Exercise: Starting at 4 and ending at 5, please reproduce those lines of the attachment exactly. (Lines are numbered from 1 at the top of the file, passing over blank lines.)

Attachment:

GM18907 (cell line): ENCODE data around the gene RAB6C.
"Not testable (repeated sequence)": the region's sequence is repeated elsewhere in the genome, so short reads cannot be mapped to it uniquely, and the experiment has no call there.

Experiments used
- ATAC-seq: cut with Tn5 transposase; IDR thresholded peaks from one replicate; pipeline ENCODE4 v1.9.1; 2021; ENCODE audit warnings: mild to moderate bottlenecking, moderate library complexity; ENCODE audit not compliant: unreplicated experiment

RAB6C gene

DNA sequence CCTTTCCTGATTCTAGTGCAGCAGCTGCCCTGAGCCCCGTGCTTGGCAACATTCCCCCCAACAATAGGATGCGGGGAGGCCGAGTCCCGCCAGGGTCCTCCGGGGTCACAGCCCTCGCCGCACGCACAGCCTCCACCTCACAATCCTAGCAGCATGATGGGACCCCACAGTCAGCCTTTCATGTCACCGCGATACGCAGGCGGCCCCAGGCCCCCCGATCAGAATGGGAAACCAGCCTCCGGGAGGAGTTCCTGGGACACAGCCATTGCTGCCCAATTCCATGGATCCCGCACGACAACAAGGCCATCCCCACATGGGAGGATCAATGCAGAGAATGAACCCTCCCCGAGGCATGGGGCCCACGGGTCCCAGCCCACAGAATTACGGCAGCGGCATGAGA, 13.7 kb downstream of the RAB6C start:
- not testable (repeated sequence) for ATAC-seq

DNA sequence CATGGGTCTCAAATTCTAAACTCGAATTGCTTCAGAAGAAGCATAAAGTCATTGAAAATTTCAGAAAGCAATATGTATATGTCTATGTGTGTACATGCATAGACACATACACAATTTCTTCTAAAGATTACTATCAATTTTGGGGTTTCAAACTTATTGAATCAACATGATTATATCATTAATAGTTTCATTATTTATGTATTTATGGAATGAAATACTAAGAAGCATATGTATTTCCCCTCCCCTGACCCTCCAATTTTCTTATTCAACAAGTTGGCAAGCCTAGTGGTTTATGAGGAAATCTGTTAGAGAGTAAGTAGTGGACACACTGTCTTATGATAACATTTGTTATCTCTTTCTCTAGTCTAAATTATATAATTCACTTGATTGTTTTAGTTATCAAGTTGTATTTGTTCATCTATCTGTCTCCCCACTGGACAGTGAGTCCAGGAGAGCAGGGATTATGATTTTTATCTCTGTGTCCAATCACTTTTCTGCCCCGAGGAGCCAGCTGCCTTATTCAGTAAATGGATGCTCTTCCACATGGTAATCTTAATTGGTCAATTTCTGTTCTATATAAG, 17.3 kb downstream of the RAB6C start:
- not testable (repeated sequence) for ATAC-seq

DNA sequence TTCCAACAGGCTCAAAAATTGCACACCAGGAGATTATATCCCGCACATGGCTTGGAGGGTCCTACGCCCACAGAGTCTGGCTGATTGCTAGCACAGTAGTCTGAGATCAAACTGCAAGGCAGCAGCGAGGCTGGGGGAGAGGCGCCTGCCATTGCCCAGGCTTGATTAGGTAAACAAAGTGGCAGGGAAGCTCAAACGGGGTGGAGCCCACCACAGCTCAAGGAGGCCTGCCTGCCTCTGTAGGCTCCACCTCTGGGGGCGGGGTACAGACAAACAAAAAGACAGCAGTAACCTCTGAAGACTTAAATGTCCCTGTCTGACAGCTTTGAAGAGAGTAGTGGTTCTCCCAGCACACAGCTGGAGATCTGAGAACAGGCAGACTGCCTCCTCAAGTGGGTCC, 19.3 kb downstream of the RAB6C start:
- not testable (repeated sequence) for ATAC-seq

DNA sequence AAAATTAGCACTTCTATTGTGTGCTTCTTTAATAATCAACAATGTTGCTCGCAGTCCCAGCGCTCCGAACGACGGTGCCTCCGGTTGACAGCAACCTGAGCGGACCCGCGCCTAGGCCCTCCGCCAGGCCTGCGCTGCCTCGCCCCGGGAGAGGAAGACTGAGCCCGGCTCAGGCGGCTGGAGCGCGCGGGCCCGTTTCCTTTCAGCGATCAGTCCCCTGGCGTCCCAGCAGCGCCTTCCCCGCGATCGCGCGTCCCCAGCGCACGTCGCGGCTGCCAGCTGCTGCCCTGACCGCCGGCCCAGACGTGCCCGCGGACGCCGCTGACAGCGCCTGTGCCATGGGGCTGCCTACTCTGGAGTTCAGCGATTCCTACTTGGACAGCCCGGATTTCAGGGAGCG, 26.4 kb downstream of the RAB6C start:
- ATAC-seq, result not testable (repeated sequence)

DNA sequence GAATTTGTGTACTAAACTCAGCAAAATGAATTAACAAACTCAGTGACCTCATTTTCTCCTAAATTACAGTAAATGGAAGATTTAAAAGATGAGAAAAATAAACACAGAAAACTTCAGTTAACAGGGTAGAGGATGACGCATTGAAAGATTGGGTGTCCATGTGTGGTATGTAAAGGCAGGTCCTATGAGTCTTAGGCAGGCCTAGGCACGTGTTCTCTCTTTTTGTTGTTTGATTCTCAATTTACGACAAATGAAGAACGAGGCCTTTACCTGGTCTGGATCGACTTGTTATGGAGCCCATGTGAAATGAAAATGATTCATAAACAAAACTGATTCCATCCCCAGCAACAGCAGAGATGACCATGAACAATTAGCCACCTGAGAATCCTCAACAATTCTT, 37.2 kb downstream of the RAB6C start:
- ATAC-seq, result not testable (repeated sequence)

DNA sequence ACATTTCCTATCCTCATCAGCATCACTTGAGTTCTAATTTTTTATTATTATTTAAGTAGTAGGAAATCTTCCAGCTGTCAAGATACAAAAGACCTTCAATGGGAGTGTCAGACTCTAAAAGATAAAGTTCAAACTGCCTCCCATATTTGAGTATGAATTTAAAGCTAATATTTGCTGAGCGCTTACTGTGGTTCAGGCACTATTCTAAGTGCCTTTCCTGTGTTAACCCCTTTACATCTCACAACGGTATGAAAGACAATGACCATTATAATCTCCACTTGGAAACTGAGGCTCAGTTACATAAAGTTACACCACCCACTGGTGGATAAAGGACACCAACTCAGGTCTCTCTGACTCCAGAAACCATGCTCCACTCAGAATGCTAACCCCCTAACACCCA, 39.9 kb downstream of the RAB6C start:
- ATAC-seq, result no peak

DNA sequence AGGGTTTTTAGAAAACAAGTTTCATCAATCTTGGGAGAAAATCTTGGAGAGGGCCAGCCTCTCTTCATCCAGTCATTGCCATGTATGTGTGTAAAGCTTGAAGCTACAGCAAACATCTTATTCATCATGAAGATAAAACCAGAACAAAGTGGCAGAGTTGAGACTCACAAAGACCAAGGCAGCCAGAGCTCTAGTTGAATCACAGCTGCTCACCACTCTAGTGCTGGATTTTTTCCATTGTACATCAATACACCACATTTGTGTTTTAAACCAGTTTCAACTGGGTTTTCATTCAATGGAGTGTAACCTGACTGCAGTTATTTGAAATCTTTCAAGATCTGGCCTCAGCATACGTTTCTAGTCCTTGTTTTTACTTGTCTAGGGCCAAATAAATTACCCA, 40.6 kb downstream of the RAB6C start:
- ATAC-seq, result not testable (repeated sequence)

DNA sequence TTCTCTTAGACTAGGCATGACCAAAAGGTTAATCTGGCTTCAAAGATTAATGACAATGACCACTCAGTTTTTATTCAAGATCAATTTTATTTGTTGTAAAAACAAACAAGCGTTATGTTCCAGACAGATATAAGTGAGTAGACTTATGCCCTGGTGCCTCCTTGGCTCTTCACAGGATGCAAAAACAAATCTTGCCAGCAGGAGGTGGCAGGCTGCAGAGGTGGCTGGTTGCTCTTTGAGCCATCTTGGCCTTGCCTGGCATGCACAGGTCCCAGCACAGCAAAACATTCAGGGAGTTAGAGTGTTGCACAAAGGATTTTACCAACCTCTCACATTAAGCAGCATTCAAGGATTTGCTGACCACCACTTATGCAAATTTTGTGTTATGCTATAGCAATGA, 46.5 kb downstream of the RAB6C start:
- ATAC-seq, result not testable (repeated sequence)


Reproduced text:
- ATAC-seq: cut with Tn5 transposase; IDR thresholded peaks from one replicate; pipeline ENCODE4 v1.9.1; 2021; ENCODE audit warnings: mild to moderate bottlenecking, moderate library complexity; ENCODE audit not compliant: unreplicated experiment

RAB6C gene